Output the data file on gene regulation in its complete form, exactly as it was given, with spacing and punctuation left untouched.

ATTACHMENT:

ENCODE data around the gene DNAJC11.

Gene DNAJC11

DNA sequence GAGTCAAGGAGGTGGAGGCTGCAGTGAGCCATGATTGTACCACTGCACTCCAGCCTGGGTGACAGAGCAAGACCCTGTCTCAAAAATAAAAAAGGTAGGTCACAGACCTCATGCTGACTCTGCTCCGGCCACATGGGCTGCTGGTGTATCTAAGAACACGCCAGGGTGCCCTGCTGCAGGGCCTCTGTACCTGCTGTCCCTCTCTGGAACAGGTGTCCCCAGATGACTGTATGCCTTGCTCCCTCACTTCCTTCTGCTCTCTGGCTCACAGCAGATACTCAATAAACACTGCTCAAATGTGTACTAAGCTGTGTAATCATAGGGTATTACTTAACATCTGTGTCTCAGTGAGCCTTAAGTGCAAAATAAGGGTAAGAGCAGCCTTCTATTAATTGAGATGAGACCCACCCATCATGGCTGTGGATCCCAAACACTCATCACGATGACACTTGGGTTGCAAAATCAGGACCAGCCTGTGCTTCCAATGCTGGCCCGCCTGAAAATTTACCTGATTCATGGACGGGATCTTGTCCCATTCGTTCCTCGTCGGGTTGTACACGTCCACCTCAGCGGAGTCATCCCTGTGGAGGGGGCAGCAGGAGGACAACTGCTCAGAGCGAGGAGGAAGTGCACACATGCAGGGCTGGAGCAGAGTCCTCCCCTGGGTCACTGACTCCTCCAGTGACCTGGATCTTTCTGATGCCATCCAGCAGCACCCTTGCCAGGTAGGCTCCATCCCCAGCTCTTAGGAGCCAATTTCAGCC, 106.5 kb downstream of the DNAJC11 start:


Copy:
ENCODE data around the gene DNAJC11.

Gene DNAJC11

DNA sequence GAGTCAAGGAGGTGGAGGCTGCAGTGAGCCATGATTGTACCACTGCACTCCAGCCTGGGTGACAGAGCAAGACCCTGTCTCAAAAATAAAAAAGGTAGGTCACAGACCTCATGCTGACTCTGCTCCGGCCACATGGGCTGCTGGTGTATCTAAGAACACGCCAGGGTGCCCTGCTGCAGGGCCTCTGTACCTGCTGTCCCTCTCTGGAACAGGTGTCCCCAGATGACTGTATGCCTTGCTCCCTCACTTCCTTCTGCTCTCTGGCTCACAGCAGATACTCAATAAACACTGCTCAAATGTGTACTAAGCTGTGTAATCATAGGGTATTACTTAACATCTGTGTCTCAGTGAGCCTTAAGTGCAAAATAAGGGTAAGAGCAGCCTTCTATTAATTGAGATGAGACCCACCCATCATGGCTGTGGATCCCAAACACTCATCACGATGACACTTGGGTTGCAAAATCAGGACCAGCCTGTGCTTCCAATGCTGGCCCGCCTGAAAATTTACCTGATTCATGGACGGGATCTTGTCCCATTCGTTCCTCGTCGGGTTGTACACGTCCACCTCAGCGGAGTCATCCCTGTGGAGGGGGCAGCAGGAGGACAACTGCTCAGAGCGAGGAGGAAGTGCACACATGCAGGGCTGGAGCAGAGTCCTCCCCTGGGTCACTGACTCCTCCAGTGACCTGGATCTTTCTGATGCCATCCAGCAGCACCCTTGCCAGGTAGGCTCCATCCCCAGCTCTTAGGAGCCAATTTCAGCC, 106.5 kb downstream of the DNAJC11 start: